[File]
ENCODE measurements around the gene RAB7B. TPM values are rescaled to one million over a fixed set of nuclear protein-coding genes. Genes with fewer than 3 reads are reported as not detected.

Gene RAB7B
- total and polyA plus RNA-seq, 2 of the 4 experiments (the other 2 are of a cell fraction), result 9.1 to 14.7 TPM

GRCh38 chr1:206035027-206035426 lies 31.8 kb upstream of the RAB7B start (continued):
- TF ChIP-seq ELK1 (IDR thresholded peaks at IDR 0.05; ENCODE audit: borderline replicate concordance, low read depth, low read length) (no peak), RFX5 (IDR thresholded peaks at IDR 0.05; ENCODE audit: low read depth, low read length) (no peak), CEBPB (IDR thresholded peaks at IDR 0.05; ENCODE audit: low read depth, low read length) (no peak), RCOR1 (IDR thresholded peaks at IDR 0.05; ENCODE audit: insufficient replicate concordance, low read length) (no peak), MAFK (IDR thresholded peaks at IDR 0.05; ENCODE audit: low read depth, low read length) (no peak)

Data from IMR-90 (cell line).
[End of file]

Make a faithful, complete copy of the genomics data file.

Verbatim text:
ENCODE measurements around the gene RAB7B. TPM values are rescaled to one million over a fixed set of nuclear protein-coding genes. Genes with fewer than 3 reads are reported as not detected.

Gene RAB7B
- total and polyA plus RNA-seq, 2 of the 4 experiments (the other 2 are of a cell fraction), result 9.1 to 14.7 TPM

GRCh38 chr1:206035027-206035426 lies 31.8 kb upstream of the RAB7B start (continued):
- TF ChIP-seq ELK1 (IDR thresholded peaks at IDR 0.05; ENCODE audit: borderline replicate concordance, low read depth, low read length) (no peak), RFX5 (IDR thresholded peaks at IDR 0.05; ENCODE audit: low read depth, low read length) (no peak), CEBPB (IDR thresholded peaks at IDR 0.05; ENCODE audit: low read depth, low read length) (no peak), RCOR1 (IDR thresholded peaks at IDR 0.05; ENCODE audit: insufficient replicate concordance, low read length) (no peak), MAFK (IDR thresholded peaks at IDR 0.05; ENCODE audit: low read depth, low read length) (no peak)

Data from IMR-90 (cell line).